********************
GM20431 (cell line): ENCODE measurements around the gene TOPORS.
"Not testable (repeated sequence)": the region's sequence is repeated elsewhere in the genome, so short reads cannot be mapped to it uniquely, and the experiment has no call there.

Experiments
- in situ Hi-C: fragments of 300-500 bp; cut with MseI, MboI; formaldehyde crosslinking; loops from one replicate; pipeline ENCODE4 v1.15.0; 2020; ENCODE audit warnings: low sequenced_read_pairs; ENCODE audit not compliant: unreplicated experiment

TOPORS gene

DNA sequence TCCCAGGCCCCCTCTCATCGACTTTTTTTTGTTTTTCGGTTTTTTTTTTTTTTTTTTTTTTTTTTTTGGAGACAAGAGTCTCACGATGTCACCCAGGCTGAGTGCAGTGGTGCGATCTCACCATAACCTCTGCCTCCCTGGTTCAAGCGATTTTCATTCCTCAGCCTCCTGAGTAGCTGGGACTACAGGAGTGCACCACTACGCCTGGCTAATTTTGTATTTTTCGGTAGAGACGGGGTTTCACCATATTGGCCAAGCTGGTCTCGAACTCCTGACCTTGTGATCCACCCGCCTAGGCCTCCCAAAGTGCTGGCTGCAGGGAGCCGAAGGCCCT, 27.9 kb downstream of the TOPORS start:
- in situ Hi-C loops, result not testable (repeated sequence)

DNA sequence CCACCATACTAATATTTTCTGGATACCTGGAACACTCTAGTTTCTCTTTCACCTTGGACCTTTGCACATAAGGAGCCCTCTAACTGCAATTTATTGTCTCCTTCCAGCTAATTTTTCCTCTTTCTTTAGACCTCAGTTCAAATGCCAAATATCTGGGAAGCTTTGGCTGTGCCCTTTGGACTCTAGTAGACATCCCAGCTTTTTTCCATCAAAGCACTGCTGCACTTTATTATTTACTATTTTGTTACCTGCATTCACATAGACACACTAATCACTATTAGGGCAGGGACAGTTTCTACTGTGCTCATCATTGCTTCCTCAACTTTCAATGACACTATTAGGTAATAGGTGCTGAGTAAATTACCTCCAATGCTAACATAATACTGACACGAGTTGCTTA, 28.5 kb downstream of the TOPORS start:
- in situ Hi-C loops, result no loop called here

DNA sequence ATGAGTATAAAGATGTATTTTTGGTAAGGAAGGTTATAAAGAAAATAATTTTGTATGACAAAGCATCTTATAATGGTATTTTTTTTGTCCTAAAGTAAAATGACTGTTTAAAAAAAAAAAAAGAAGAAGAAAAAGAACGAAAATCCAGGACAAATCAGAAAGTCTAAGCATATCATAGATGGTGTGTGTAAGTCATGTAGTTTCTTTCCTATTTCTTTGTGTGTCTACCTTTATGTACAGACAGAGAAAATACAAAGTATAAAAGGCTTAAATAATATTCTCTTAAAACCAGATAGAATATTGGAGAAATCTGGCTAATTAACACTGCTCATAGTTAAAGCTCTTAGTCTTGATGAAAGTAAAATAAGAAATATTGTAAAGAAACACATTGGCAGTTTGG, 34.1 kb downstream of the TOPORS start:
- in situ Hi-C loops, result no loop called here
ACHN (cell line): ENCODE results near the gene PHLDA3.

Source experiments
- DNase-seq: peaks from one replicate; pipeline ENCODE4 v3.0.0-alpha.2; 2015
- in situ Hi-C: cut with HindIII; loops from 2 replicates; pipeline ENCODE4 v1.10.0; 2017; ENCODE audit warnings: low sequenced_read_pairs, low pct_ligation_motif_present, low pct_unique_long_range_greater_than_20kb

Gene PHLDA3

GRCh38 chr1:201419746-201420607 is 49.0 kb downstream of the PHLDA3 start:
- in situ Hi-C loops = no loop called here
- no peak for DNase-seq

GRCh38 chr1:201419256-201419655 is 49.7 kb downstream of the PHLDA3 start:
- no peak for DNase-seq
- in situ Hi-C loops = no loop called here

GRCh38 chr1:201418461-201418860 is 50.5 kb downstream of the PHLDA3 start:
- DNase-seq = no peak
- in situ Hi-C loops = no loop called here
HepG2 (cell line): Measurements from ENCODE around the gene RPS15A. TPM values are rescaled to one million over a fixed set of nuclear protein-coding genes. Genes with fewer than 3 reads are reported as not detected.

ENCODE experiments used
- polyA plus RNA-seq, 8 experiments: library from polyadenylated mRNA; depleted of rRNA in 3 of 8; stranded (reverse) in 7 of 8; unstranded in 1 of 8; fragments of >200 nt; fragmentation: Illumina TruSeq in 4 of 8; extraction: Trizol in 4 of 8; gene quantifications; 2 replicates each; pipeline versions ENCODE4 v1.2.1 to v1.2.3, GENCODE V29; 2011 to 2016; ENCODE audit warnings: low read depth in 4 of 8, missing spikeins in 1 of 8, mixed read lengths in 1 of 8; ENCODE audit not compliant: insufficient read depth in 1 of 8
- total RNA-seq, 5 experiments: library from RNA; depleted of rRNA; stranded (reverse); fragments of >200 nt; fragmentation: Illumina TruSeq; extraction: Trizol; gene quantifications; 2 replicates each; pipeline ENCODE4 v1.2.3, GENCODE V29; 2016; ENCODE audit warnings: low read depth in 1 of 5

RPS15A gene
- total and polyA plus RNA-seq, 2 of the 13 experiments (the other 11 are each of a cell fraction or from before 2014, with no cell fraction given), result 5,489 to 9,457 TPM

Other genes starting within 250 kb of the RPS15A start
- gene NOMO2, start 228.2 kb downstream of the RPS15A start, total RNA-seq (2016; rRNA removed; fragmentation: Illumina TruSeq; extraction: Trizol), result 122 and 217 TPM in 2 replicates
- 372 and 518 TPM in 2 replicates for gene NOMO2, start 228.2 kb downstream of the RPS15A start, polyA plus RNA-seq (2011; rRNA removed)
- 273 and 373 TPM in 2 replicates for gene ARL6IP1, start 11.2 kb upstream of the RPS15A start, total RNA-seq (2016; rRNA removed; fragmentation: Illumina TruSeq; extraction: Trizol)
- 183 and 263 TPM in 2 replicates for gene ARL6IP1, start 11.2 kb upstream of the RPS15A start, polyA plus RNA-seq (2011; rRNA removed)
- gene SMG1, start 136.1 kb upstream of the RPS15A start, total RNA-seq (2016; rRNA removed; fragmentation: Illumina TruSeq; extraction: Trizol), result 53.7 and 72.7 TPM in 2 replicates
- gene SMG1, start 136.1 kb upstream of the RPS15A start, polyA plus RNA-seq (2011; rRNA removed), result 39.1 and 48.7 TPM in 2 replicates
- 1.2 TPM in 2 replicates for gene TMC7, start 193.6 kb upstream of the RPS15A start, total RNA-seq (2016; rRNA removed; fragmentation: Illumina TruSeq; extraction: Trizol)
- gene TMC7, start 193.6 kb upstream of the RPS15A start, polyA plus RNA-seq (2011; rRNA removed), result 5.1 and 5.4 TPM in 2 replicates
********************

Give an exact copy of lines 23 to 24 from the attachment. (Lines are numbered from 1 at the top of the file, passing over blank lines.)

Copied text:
GRCh38 chr1:201418461-201418860 is 50.5 kb downstream of the PHLDA3 start:
- DNase-seq = no peak